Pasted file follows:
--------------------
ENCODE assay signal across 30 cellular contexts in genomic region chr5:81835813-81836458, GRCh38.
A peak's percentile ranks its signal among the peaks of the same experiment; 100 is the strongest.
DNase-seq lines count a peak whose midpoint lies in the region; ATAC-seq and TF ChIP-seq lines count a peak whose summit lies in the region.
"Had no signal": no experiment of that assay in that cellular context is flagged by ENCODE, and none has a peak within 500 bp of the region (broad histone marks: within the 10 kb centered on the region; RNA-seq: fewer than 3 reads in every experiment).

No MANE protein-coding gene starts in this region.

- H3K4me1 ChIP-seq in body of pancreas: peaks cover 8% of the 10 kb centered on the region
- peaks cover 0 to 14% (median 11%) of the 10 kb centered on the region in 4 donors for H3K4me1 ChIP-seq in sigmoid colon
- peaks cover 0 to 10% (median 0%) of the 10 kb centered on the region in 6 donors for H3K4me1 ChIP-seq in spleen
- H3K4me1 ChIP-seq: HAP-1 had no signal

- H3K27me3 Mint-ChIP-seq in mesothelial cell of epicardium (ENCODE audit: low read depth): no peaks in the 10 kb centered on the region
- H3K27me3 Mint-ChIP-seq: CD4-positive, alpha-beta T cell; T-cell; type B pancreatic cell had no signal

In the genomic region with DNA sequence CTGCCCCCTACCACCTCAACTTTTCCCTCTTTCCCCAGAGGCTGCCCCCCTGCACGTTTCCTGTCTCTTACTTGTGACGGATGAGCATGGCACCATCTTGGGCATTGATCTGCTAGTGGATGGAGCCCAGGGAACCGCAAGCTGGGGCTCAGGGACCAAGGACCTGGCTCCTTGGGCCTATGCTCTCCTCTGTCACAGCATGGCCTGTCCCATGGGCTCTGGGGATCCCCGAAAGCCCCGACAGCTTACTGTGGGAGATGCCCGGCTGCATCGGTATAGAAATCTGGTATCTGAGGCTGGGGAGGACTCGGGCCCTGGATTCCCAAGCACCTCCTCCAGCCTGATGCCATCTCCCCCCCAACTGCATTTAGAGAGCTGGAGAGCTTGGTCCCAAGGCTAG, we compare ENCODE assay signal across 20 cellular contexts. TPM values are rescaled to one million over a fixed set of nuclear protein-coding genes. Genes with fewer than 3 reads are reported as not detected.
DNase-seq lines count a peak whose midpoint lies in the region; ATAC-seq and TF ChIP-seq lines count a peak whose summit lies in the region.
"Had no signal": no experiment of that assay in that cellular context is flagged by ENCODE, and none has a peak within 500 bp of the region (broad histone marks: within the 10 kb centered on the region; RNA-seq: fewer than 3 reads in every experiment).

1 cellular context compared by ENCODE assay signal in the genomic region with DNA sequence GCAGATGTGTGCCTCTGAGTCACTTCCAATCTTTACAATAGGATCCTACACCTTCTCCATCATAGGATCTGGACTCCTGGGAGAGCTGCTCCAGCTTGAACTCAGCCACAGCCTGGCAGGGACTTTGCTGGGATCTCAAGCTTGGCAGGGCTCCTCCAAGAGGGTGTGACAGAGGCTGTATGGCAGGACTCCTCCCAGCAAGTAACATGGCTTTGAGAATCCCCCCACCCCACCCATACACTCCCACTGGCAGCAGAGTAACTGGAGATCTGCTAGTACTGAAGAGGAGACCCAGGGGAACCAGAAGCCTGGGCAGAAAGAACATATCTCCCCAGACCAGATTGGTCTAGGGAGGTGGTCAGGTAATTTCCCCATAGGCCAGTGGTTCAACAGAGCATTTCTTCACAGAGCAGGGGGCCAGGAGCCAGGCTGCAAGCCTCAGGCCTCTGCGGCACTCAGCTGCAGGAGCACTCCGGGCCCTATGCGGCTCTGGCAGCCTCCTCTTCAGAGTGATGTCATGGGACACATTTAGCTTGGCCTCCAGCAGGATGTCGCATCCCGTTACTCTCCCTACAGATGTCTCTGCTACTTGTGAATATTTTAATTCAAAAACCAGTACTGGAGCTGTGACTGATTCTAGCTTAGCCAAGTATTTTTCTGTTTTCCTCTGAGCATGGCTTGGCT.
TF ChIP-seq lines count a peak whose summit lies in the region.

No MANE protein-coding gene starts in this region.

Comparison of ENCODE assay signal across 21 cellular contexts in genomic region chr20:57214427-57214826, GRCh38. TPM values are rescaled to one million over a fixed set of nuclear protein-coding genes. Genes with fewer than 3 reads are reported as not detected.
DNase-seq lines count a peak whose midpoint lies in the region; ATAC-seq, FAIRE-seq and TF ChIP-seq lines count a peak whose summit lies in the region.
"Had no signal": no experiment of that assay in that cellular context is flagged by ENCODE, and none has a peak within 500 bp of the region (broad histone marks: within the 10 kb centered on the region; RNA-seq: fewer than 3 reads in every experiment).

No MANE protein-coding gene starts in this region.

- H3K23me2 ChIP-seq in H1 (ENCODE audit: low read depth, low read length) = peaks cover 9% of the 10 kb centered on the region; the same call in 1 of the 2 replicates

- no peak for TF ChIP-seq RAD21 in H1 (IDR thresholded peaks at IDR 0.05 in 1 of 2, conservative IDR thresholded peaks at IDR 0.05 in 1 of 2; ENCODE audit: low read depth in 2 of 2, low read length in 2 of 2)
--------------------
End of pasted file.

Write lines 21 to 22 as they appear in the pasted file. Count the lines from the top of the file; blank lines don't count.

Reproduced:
No MANE protein-coding gene starts in this region.

- H3K23me2 ChIP-seq in H1 (ENCODE audit: low read depth, low read length) = peaks cover 9% of the 10 kb centered on the region; the same call in 1 of the 2 replicates